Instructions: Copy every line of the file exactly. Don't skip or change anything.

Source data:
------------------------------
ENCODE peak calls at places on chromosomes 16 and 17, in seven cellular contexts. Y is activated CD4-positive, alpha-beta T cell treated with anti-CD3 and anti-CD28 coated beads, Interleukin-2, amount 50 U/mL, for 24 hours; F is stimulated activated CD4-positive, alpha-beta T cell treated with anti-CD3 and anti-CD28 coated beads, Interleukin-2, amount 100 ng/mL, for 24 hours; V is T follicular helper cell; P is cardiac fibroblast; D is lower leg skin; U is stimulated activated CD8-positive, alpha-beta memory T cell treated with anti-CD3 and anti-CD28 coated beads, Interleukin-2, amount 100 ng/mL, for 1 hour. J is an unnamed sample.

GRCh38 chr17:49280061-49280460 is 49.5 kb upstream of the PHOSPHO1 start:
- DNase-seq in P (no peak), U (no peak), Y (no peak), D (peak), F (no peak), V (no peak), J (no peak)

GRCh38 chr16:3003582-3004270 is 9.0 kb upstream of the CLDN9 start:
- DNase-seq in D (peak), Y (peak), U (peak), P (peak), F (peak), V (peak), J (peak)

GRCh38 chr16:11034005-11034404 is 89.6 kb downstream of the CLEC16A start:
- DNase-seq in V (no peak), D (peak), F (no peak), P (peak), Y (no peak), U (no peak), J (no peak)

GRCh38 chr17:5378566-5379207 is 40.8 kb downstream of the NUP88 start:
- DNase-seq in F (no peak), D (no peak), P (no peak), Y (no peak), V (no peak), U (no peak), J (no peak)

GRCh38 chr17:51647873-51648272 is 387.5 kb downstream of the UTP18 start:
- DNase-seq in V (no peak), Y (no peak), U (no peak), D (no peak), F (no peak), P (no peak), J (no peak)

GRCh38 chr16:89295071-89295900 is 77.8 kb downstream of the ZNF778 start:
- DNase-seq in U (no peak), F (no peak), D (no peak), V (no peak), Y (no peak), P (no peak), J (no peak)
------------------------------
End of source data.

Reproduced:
ENCODE peak calls at places on chromosomes 16 and 17, in seven cellular contexts. Y is activated CD4-positive, alpha-beta T cell treated with anti-CD3 and anti-CD28 coated beads, Interleukin-2, amount 50 U/mL, for 24 hours; F is stimulated activated CD4-positive, alpha-beta T cell treated with anti-CD3 and anti-CD28 coated beads, Interleukin-2, amount 100 ng/mL, for 24 hours; V is T follicular helper cell; P is cardiac fibroblast; D is lower leg skin; U is stimulated activated CD8-positive, alpha-beta memory T cell treated with anti-CD3 and anti-CD28 coated beads, Interleukin-2, amount 100 ng/mL, for 1 hour. J is an unnamed sample.

GRCh38 chr17:49280061-49280460 is 49.5 kb upstream of the PHOSPHO1 start:
- DNase-seq in P (no peak), U (no peak), Y (no peak), D (peak), F (no peak), V (no peak), J (no peak)

GRCh38 chr16:3003582-3004270 is 9.0 kb upstream of the CLDN9 start:
- DNase-seq in D (peak), Y (peak), U (peak), P (peak), F (peak), V (peak), J (peak)

GRCh38 chr16:11034005-11034404 is 89.6 kb downstream of the CLEC16A start:
- DNase-seq in V (no peak), D (peak), F (no peak), P (peak), Y (no peak), U (no peak), J (no peak)

GRCh38 chr17:5378566-5379207 is 40.8 kb downstream of the NUP88 start:
- DNase-seq in F (no peak), D (no peak), P (no peak), Y (no peak), V (no peak), U (no peak), J (no peak)

GRCh38 chr17:51647873-51648272 is 387.5 kb downstream of the UTP18 start:
- DNase-seq in V (no peak), Y (no peak), U (no peak), D (no peak), F (no peak), P (no peak), J (no peak)

GRCh38 chr16:89295071-89295900 is 77.8 kb downstream of the ZNF778 start:
- DNase-seq in U (no peak), F (no peak), D (no peak), V (no peak), Y (no peak), P (no peak), J (no peak)